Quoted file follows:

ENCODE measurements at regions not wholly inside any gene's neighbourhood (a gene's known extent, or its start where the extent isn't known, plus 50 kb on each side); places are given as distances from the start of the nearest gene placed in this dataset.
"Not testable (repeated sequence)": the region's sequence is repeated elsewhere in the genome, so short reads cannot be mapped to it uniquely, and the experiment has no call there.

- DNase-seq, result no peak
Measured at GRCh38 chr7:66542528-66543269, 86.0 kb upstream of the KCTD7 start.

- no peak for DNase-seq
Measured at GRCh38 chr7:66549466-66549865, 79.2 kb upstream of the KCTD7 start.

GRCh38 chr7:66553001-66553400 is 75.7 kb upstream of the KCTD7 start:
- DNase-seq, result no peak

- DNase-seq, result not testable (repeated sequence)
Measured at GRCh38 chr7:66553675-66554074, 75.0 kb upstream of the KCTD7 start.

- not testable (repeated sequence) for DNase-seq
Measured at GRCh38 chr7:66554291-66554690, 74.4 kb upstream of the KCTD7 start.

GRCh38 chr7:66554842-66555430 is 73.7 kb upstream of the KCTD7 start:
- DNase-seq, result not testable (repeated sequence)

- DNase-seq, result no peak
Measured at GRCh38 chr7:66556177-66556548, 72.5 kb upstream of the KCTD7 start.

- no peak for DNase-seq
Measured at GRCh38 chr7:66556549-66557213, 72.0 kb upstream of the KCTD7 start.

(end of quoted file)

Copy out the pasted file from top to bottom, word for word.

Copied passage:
ENCODE measurements at regions not wholly inside any gene's neighbourhood (a gene's known extent, or its start where the extent isn't known, plus 50 kb on each side); places are given as distances from the start of the nearest gene placed in this dataset.
"Not testable (repeated sequence)": the region's sequence is repeated elsewhere in the genome, so short reads cannot be mapped to it uniquely, and the experiment has no call there.

- DNase-seq, result no peak
Measured at GRCh38 chr7:66542528-66543269, 86.0 kb upstream of the KCTD7 start.

- no peak for DNase-seq
Measured at GRCh38 chr7:66549466-66549865, 79.2 kb upstream of the KCTD7 start.

GRCh38 chr7:66553001-66553400 is 75.7 kb upstream of the KCTD7 start:
- DNase-seq, result no peak

- DNase-seq, result not testable (repeated sequence)
Measured at GRCh38 chr7:66553675-66554074, 75.0 kb upstream of the KCTD7 start.

- not testable (repeated sequence) for DNase-seq
Measured at GRCh38 chr7:66554291-66554690, 74.4 kb upstream of the KCTD7 start.

GRCh38 chr7:66554842-66555430 is 73.7 kb upstream of the KCTD7 start:
- DNase-seq, result not testable (repeated sequence)

- DNase-seq, result no peak
Measured at GRCh38 chr7:66556177-66556548, 72.5 kb upstream of the KCTD7 start.

- no peak for DNase-seq
Measured at GRCh38 chr7:66556549-66557213, 72.0 kb upstream of the KCTD7 start.